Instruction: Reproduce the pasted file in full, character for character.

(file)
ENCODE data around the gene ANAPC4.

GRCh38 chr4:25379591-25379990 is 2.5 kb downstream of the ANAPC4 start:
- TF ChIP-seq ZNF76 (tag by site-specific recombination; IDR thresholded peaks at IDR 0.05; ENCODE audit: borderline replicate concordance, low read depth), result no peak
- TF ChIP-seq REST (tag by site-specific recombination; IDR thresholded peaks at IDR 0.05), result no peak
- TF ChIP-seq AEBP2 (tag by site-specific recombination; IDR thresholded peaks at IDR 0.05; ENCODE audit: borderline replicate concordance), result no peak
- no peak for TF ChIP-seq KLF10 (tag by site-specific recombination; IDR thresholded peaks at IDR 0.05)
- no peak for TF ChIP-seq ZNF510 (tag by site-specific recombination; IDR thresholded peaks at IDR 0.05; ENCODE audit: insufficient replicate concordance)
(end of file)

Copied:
ENCODE data around the gene ANAPC4.

GRCh38 chr4:25379591-25379990 is 2.5 kb downstream of the ANAPC4 start:
- TF ChIP-seq ZNF76 (tag by site-specific recombination; IDR thresholded peaks at IDR 0.05; ENCODE audit: borderline replicate concordance, low read depth), result no peak
- TF ChIP-seq REST (tag by site-specific recombination; IDR thresholded peaks at IDR 0.05), result no peak
- TF ChIP-seq AEBP2 (tag by site-specific recombination; IDR thresholded peaks at IDR 0.05; ENCODE audit: borderline replicate concordance), result no peak
- no peak for TF ChIP-seq KLF10 (tag by site-specific recombination; IDR thresholded peaks at IDR 0.05)
- no peak for TF ChIP-seq ZNF510 (tag by site-specific recombination; IDR thresholded peaks at IDR 0.05; ENCODE audit: insufficient replicate concordance)